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Accessing the Great Outdoors blog by Charlotte Ditchburn

Public Rights of Way Explorer and Green Space Dark Skies official advocate Charlotte Ditchburn explains public rights of way and open access rights.

What does access to the countryside mean?

We access the countryside of the UK via public rights of way and open access rights. Approximately 170,000 km of these rights of way are footpaths and 40,000 km are bridleways. Over 4,600 km are National Trails and 30,900 km are recreational routes. Different users are entitled to use different routes which are as follows: footpaths – open to pedestrians only, bridleways – open to pedestrians, equestrians and cyclists. Restricted byways – open to pedestrians, equestrians, riders/drivers of non-motorised vehicles, and Byways Open to All Traffic – open to all classes of traffic including motor vehicles.

Public Rights of Way originate from the National Park and Access to the Countryside Act which laid out the need for all routes to be legally recorded on a map. These Definitive Maps are now being consolidated by Local Authorities to generate an accurate digital map of our Rights of Way.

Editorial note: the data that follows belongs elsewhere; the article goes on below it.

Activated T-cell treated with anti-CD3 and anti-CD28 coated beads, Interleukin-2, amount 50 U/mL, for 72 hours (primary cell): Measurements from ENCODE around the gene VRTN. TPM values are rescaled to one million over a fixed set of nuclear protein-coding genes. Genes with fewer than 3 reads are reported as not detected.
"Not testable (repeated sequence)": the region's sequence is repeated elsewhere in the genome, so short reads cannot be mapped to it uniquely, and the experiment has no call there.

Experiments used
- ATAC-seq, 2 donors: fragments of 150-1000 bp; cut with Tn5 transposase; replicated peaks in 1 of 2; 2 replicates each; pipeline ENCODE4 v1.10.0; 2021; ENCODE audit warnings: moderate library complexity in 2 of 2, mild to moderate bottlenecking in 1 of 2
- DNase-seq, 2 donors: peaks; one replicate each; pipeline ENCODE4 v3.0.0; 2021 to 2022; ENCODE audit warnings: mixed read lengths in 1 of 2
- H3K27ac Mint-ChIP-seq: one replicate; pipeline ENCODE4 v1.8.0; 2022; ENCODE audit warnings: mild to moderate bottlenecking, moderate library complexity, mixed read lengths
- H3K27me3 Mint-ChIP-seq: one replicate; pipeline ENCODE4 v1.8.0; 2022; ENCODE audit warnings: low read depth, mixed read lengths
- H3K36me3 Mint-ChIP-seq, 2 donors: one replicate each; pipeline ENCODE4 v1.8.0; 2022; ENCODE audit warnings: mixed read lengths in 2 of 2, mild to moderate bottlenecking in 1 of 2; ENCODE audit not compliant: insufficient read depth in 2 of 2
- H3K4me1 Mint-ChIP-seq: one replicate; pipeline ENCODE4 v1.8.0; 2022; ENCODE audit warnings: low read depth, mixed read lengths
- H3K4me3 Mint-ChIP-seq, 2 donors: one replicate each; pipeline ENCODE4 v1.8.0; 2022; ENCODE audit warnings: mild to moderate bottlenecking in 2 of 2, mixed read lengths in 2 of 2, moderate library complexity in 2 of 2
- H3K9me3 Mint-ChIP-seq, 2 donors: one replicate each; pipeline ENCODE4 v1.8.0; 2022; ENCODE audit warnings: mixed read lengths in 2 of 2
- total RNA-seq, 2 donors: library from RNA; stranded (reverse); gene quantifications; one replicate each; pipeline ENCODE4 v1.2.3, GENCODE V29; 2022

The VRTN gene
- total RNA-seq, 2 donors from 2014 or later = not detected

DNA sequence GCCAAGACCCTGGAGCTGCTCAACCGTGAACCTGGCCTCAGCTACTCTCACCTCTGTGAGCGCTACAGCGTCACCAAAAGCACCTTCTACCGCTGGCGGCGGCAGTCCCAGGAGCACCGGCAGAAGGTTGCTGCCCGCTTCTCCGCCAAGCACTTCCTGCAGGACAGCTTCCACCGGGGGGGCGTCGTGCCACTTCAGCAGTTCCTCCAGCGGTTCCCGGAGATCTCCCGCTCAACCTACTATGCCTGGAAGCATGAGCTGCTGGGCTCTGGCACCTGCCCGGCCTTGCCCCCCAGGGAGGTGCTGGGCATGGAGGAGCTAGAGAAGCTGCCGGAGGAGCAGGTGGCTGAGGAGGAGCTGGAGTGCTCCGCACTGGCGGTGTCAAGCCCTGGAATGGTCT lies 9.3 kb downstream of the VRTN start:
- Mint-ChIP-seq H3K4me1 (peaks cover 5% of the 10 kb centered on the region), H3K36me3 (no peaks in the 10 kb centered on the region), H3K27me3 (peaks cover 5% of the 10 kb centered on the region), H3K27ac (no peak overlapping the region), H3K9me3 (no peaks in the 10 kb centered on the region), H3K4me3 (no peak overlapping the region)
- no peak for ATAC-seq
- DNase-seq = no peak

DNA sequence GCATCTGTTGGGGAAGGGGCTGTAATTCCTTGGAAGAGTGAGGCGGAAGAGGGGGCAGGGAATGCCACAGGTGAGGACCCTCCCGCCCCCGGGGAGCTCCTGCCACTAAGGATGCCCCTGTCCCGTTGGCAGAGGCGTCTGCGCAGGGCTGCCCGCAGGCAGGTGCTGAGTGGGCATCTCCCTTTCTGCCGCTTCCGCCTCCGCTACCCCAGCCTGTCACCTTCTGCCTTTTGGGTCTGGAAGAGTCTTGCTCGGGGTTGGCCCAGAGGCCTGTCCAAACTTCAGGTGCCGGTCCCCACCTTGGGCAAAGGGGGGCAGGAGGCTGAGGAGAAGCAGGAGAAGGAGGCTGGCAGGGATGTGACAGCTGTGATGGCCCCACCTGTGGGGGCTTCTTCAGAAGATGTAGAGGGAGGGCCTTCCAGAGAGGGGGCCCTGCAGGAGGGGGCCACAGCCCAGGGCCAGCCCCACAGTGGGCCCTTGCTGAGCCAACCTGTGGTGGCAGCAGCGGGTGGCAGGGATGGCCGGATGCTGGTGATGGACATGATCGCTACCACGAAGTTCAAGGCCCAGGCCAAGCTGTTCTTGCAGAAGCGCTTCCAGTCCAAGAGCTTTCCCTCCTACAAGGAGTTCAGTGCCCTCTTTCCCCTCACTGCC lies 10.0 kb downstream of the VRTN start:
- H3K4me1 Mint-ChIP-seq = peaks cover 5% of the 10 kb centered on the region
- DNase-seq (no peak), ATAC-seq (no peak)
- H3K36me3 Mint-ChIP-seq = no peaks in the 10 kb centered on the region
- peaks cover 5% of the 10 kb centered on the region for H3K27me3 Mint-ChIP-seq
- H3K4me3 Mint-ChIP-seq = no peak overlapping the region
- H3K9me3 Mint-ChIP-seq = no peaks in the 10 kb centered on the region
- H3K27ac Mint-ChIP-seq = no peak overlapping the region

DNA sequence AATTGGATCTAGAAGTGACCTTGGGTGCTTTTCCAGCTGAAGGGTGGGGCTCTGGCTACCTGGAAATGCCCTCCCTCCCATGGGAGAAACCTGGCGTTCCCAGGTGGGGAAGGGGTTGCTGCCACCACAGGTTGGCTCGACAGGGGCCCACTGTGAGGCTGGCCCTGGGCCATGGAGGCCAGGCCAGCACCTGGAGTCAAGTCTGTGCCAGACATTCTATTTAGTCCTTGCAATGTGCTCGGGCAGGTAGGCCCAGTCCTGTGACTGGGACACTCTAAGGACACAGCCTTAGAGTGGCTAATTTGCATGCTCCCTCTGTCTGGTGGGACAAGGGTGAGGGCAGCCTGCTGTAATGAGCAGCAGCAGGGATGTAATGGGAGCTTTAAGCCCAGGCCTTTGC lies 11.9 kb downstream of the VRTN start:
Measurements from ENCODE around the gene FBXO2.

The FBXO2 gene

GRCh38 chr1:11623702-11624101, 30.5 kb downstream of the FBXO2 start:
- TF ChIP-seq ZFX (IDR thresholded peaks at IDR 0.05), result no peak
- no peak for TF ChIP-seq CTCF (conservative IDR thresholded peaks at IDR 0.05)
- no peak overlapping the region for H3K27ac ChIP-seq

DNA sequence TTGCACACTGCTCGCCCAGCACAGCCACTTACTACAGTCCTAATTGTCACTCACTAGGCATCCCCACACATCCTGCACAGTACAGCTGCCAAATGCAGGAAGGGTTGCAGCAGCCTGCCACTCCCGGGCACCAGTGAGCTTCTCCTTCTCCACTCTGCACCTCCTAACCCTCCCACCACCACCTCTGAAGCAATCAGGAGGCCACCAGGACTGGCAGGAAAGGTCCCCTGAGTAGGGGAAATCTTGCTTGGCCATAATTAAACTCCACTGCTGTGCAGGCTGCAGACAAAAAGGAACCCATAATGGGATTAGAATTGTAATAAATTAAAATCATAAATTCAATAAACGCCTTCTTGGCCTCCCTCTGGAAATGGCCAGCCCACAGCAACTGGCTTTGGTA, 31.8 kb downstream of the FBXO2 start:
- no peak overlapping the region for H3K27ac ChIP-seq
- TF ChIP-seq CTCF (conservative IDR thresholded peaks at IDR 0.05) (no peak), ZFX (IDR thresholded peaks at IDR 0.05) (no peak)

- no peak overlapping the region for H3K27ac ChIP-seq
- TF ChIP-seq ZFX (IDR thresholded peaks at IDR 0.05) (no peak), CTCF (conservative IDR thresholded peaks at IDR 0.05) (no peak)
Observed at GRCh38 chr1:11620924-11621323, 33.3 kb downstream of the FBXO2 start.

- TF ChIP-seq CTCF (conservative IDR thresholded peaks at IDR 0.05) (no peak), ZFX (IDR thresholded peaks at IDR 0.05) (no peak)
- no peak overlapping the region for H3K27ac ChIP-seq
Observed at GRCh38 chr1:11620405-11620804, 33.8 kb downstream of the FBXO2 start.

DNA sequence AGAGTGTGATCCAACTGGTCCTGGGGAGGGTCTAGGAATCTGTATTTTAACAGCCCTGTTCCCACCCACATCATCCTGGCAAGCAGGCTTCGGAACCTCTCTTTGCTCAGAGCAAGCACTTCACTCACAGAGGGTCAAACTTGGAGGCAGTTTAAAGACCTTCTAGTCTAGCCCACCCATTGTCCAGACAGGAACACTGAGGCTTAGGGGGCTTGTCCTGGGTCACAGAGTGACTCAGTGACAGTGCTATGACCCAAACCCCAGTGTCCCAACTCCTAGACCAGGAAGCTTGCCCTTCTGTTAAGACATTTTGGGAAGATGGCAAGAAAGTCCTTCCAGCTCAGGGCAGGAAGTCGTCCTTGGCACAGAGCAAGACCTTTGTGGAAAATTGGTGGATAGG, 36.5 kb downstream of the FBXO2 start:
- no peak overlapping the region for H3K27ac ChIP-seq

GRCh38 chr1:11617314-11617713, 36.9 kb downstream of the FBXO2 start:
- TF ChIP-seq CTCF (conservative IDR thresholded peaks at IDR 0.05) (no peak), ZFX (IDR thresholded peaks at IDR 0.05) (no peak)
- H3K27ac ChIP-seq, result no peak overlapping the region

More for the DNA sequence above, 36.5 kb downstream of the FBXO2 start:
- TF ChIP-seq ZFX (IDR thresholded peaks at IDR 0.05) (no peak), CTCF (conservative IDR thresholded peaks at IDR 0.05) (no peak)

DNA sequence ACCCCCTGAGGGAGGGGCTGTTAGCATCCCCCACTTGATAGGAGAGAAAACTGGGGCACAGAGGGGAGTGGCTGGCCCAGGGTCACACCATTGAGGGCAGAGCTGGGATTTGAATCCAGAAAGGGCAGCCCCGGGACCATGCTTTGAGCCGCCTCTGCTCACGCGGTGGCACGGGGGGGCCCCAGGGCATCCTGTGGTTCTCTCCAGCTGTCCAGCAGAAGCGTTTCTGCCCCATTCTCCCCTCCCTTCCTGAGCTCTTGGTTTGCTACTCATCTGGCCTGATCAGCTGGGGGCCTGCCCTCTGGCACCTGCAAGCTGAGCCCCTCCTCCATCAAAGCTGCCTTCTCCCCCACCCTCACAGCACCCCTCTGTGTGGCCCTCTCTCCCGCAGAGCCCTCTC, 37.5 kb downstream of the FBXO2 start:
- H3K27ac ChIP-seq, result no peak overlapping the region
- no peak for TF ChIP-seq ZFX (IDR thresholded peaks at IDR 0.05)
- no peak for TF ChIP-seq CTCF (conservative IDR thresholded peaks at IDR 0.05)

As well as rights of way we can access the countryside via access land which includes mountains, moors, heaths and downs that are privately owned. It also includes common land registered with the local council and some land around the England Coast Path. Your right to access this land is called the ‘right to roam’, or ‘freedom to roam’. These rights were created by the Countryside and Rights of Way Act (CRoW) and the Marine and Coastal Access Act, allowing you to roam freely from the path in these areas.

Line of people walking in the countryside alongside a river

Right to roam in Scotland

In Scotland the Land Reform Act provided the right to roam responsibly across the width and breadth of the country. This has set a great president for what is possible for England and Wales. The majority of the English countryside is out of bounds for most of its population. 92% of the countryside and 97% of rivers are off limits to the public. Although the CRoW Act provided open access land to roam on, it did not extend to our waterways which still lie off limits to us due to disputes over the navigational rights on them. When you head into the hills of England and Wales to wild camp you are currently committing a civil offence against the landowner who has the right to ask you to leave. Surely with the known benefits of immersing ourselves in nature and the great advantages of escaping our busy day to day lives we should be able to enjoy these activities without prosecution?